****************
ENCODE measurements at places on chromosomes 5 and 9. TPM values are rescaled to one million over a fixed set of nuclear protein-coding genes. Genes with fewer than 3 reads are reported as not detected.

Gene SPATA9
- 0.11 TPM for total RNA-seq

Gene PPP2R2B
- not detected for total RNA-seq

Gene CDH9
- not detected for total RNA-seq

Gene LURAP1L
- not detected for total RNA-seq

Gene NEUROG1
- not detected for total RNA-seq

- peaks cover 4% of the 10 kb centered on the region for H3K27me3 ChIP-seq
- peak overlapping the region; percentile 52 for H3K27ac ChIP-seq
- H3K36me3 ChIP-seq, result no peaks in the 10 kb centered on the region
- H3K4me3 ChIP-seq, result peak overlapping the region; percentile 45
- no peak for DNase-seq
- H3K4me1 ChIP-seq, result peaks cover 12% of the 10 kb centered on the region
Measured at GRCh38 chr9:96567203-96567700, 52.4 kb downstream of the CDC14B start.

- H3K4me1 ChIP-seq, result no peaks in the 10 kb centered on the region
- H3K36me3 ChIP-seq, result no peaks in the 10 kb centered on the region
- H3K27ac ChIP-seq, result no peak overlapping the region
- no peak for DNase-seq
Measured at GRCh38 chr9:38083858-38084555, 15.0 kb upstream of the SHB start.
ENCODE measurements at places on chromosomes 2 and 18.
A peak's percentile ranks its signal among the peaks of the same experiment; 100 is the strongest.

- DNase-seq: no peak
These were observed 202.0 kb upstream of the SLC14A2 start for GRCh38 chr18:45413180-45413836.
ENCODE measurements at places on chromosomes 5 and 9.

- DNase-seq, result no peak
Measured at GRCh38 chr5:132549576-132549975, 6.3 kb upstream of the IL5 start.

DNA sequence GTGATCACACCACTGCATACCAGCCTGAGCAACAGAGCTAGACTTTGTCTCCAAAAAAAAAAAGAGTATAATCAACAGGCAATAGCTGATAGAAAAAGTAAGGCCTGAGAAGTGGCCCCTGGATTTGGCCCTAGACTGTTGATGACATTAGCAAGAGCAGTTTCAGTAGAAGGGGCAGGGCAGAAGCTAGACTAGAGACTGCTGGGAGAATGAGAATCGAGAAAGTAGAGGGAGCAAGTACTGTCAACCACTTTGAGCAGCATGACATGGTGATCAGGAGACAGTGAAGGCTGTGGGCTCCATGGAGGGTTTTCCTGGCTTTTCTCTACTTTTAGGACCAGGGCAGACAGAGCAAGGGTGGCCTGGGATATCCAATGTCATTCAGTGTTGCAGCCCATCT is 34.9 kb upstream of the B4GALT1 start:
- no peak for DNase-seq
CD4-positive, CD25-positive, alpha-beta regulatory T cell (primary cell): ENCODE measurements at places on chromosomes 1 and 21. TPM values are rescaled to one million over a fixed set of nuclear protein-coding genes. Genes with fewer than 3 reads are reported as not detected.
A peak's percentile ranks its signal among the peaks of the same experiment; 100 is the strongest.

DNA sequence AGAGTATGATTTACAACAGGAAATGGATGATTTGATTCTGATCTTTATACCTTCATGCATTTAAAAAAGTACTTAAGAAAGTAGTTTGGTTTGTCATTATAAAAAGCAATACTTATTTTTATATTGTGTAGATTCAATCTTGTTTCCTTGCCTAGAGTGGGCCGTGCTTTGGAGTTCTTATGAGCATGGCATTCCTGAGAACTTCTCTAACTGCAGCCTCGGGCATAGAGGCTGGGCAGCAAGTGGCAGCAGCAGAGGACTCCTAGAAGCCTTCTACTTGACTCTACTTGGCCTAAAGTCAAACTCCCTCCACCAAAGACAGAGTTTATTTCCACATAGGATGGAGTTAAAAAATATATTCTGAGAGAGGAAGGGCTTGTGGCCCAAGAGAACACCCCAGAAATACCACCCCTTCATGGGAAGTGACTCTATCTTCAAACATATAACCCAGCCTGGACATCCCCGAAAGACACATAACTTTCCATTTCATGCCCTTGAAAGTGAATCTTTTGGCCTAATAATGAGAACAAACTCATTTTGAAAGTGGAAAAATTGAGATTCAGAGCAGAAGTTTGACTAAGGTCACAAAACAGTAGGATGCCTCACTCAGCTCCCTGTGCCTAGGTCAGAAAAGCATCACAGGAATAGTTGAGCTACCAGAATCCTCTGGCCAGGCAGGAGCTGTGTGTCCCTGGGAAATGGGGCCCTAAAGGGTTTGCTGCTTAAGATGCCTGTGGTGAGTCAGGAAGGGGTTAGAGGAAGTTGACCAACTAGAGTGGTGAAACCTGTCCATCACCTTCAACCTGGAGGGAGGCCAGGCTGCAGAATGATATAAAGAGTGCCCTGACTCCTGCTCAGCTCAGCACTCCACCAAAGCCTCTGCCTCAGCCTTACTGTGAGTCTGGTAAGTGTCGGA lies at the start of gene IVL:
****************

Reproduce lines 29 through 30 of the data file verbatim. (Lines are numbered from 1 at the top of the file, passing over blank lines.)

- DNase-seq, result no peak
Measured at GRCh38 chr5:132549576-132549975, 6.3 kb upstream of the IL5 start.